|Posted by Paige on July 11, 2011 at 8:35 AM|
WNYC News, Fred Mogul-
In June, both houses of New York's legislature passed the Still Birth Certificate Bill by wide margins. If signed into law by Governor Andrew Cuomo, the bill would give parents of stillborn children the option to get birth certificates and name their children. Currently, New York only issues death certificates in cases of stillbirth.
More than half the states in the country offer some version of a certificate of stillbirth, but New York does not. There are an estimated 1,700 stillbirths each year in New York. The bill would be retroactive, so those mourning a stillbirth that occurred years — or even decades — ago would be eligible to get the certificate.
Assemblywoman Sandy Galef, from Westchester, authored the bill.
"If we help 100 families through their grief with this kind of legislation – or maybe we’re helping a thousand – it’s one more thing that brings closure to what happened," Galef said.
Four years ago, the future son of Jeff and Lori Tieger died in the womb of unknown causes, and Lori delivered the deceased baby after 36 hours of labor.
Amidst their grieving, the Tiegers were disappointed to learn that New York State only issued death certificates.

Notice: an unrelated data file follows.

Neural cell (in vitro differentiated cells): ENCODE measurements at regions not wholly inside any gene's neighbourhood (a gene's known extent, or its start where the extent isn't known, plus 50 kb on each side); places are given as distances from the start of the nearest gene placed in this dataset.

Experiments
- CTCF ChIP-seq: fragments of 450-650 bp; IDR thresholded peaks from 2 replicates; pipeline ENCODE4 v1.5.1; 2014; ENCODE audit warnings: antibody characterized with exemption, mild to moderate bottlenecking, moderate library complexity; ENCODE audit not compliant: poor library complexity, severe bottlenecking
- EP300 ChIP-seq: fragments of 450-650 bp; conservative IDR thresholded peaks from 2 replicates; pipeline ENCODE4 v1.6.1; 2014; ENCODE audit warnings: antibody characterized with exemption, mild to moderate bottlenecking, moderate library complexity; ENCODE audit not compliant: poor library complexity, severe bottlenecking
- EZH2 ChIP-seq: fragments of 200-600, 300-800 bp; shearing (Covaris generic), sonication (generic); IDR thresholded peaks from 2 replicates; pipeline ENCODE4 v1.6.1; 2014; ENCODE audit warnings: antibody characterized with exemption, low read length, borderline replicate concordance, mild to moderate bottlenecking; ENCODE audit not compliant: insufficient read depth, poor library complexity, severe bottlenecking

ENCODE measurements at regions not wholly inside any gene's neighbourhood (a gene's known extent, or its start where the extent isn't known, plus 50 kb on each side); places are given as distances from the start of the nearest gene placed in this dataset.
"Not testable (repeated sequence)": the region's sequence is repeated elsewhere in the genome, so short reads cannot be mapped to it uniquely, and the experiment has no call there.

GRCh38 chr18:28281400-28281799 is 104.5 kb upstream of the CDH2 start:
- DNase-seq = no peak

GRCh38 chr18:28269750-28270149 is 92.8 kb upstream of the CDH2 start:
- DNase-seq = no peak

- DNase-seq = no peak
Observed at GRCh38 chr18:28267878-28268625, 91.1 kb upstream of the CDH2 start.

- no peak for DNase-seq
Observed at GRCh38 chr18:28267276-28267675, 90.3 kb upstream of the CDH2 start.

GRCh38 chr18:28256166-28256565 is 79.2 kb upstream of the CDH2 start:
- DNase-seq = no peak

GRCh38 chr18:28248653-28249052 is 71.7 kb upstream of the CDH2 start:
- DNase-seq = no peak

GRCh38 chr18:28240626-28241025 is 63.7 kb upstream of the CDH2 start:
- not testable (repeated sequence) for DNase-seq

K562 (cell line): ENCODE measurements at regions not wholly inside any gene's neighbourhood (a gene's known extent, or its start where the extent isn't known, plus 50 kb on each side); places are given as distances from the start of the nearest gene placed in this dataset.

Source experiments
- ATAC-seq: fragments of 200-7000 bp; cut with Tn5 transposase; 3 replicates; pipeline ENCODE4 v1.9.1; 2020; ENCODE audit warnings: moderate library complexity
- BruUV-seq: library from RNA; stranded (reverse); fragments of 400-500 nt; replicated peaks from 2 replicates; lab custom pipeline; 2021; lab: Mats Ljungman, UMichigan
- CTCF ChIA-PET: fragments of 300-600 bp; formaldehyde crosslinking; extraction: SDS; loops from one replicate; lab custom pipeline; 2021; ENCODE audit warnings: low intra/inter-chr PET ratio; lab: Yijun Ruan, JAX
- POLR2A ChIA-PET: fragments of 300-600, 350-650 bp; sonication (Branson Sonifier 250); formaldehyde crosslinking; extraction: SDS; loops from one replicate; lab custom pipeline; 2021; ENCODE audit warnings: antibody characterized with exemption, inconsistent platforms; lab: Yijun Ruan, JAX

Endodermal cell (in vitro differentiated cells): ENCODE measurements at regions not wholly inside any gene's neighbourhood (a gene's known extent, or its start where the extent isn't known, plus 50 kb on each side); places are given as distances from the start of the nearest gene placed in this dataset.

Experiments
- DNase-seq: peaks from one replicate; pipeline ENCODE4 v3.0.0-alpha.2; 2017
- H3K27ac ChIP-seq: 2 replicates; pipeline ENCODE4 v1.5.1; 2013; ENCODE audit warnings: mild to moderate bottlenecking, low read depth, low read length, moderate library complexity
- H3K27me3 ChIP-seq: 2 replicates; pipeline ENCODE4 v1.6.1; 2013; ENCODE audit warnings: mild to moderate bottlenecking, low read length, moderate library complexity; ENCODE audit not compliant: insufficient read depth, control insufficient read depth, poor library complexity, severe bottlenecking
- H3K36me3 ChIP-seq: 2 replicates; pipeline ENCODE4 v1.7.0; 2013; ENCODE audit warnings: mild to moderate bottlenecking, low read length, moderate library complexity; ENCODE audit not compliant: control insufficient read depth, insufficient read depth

"A birth certificate is more important than a death certificate," said Jeff Tieger, a Staten Island business consultant. "A birth certificate acknowledges the process and the presence."
But a birth certificate wasn’t an option.
"Granted, a certificate does not fill that void, does not take away that pain," Jeff Tieger said. "But at least it does recognize the impact that a stillbirth has on the families."
The bill, which the Tiegers pushed hard for, would give the parents of stillborns an option to get such a certificate.
The certificate can also be thought of as a memento – something Lehigh University Professor Judith Lasker said can be helpful. She suffered a stillbirth in 1978 and has studied the grief processing around it for more than 30 years, interviewing hundreds of parents.
"A photo, a certificate, a blanket, footprints – for some people that’s just really valuable," said Lasker, co-author of When Pregnancy Fails. "And for others, it may be irrelevant."
Governor Cuomo has not yet announced whether he will sign the bill